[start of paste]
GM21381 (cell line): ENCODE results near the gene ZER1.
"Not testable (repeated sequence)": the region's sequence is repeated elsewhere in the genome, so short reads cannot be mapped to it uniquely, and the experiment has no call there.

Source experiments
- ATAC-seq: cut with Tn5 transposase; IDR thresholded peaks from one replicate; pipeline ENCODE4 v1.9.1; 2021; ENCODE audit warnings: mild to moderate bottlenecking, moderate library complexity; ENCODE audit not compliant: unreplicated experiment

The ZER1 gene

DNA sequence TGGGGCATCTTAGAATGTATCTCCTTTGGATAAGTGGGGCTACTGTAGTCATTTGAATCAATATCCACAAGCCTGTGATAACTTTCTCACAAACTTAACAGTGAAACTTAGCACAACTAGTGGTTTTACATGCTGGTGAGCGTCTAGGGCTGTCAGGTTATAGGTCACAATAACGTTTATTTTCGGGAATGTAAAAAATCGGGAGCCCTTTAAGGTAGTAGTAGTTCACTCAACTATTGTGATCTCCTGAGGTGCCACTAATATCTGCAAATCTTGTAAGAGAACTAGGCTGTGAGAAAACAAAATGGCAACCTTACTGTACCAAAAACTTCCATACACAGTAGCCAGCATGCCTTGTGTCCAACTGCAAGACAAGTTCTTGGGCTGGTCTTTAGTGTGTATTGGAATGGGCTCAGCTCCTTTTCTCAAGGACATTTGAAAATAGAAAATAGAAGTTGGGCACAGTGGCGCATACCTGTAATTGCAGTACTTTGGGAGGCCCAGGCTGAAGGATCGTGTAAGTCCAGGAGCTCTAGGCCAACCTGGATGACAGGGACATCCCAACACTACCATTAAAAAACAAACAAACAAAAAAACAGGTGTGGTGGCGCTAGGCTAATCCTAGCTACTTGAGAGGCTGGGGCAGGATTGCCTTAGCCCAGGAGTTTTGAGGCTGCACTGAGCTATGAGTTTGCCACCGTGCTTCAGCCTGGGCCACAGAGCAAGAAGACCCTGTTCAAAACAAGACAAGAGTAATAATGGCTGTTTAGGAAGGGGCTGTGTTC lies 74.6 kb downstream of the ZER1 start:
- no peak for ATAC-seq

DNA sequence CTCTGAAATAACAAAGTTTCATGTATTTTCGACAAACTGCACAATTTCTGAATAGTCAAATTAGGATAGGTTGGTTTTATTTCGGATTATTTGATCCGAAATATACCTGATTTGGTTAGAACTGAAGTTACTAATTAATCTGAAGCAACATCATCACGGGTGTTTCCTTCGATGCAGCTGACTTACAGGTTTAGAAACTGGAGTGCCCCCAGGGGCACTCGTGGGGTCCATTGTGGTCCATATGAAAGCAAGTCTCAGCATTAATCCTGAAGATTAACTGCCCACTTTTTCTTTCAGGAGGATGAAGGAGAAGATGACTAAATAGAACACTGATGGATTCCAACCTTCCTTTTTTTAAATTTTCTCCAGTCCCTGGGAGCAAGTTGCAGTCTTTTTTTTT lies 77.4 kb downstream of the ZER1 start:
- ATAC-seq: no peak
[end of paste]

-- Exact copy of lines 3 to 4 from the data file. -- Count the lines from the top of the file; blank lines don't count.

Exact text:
Source experiments
- ATAC-seq: cut with Tn5 transposase; IDR thresholded peaks from one replicate; pipeline ENCODE4 v1.9.1; 2021; ENCODE audit warnings: mild to moderate bottlenecking, moderate library complexity; ENCODE audit not compliant: unreplicated experiment